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Re: Emacs terminology (not again!?) [was: Apologia for bzr]

From: Per Starbäck
Subject: Re: Emacs terminology (not again!?) [was: Apologia for bzr]
Date: Thu, 9 Jan 2014 18:27:04 +0100

2014/1/9 Drew Adams <address@hidden>
> Then you are talking about another problem than I am.  Functionality (and
> attitudes) that turn away those people is indeed a problem for Emacs.

Are you sure that turning away "those people" is a problem for Emacs?

Yes. Any attitude of "it should be hard to learn because the good people can learn things that are hard to learn" is just contraproductive.
>> (And _you_ are not using That Other Editor why?  Did you perhaps
>> spend more than 1/2 hour learning This Old Editor?)
> This seems irrelevant to me. What is your point?

Emacs _is_ a better mousetrap.

To really appreciate it, some people, if not most, need to give it more
than 1/2 hour, before jumping to the conclusion that it is not worth
their spending more time with it.  As Richard put it, "Learning Emacs is
never going to be easy."  Or as I said:

  Learning Emacs is learning something new and different - it is not
  your momma's editor.  And it rightfully has its own terminology.

Those are not comparable quotes at all. Richard wants Emacs to be easier to learn for beginners, and I doubt he would write something like your momma quote. Emacs is the text editor for a GNU system. It shouldn't need some other text editor for "your momma" besides it, but have Emacs be the program used for any user who need plain text editing. That Gnome had to create a new text editor to be the default editor for Gnome was a *big* setback for Emacs.

To really appreciate any text editor takes time.

"Those people" who don't feel they need to bother - well, they will
either get it later, by way of others, or they will not.  Tant pis.

That works only if your goal is this elite Emacs. The "right" users will find it eventually anyway. Not all people have that idea about Emacs.

But Emacs being "weird" because it uses the word "window" differently -
that's another thing.  I have never encountered a newbie taking Emacs
for a test drive who could not understand, when told what an Emacs
window is.  Have you?

That's rehashing. It's not about understanding. It's about what impression you make.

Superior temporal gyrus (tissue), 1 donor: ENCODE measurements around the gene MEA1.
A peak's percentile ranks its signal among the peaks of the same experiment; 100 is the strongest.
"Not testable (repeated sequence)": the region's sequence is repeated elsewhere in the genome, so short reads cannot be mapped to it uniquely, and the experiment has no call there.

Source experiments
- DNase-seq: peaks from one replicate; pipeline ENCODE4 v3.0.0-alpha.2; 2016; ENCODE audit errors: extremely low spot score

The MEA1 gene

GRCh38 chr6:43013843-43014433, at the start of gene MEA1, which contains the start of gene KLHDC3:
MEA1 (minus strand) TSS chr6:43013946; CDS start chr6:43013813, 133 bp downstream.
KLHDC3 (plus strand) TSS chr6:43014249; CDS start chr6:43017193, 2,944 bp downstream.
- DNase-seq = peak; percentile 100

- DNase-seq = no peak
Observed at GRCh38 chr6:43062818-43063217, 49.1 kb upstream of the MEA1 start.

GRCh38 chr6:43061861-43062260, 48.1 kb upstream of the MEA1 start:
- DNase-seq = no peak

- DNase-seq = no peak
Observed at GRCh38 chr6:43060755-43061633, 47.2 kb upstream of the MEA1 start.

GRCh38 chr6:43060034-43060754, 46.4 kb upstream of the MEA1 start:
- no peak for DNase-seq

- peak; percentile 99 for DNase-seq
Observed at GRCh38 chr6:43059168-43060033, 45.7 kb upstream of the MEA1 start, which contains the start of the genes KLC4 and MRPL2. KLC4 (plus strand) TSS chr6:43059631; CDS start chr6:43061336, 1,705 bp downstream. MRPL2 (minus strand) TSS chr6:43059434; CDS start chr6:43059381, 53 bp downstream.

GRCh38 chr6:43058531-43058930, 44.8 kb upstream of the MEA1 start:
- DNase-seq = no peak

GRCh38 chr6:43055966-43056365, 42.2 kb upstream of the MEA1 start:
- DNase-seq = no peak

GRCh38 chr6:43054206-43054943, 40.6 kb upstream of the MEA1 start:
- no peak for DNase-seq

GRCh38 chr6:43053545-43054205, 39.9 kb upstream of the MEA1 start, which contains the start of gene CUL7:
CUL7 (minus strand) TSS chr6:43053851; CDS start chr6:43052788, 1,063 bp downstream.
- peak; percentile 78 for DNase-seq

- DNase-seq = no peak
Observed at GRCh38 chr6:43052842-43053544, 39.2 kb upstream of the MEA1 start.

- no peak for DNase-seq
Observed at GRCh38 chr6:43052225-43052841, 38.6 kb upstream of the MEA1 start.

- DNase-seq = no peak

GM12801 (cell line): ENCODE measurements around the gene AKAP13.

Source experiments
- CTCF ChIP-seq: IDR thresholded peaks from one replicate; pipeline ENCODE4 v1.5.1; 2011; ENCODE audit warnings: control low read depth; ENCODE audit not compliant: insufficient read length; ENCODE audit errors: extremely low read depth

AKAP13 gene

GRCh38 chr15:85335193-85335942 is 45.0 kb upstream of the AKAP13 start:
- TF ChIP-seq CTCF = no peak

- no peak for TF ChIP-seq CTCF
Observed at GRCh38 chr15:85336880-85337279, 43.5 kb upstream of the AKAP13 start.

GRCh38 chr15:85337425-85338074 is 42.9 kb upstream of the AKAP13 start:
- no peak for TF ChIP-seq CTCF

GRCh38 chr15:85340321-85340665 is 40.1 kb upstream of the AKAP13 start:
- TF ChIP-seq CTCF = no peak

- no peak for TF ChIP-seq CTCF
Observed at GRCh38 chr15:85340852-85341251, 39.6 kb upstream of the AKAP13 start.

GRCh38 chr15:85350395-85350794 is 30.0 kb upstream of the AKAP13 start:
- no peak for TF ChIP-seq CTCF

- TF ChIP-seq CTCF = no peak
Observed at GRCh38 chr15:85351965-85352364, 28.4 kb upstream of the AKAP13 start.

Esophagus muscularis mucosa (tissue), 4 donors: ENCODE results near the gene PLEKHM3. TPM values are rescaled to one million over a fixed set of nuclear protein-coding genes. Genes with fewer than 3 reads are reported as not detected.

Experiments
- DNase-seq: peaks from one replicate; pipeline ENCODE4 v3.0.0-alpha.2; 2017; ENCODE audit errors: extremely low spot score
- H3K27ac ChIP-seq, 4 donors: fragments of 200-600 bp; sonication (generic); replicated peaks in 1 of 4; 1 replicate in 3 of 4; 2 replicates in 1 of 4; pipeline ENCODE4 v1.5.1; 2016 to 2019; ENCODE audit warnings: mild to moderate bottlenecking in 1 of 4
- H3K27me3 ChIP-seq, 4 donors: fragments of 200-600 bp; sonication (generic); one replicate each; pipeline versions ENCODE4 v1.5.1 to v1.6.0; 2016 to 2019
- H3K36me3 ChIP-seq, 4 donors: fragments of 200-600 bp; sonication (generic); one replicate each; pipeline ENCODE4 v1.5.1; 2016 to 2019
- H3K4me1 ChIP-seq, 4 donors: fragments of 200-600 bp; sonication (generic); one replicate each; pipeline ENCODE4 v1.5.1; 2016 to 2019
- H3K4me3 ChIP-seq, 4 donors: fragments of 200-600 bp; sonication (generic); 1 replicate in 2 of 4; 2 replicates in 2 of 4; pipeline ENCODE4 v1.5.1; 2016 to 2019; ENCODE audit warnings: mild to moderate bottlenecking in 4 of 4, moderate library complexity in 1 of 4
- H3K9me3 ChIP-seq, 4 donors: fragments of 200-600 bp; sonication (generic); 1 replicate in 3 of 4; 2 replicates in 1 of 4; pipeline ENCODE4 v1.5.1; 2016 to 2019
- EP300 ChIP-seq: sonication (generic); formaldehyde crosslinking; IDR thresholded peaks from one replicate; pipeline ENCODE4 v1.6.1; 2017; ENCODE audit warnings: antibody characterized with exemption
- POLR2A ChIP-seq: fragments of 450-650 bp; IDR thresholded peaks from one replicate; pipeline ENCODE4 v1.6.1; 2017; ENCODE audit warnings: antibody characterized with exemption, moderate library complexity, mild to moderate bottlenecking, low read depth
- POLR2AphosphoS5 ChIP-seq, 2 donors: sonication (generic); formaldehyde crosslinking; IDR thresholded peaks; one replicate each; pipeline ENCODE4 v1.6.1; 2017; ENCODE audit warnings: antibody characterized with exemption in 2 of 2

Other things being equal, of course we want to make things easy to learn.
Of course we do not want to throw up unnecessary obstacles.  Gratuitous
differences in terminology for identical things should be dealt with -
and they generally are.

So why do you object when people want to deal with this particular gratuitous difference in terminology? The proposed window->pane change doesn't affect other stuff. Yes, an Emacs "buffer" for instance is an Emacs concept that you have to learn because it's different from what you've used elsewhere, but that's not part of this at all.
That kind of hand-holding encouragement is fine.  But there is no reason
to underestimate potential users.  Some people will give up without
giving Emacs a chance.  So what?  Others will not - just as you did not.
Why suppose that potential Emacs users are less patient or curious or
intelligent than we are?

My using Emacs is irrelevant. One reason is that I learned (Teco) Emacs in the 1980s, when expectations on how to learn programs were very different from now, and with not really any other text editors to choose from anyway. Another is that the main reason I'm using (GNU) Emacs now is that it's the editor of the GNU system. If GNU had gone with something else I would probably have started using that instead, even though that would have been a much bigger transition than going from one Emacs to another.


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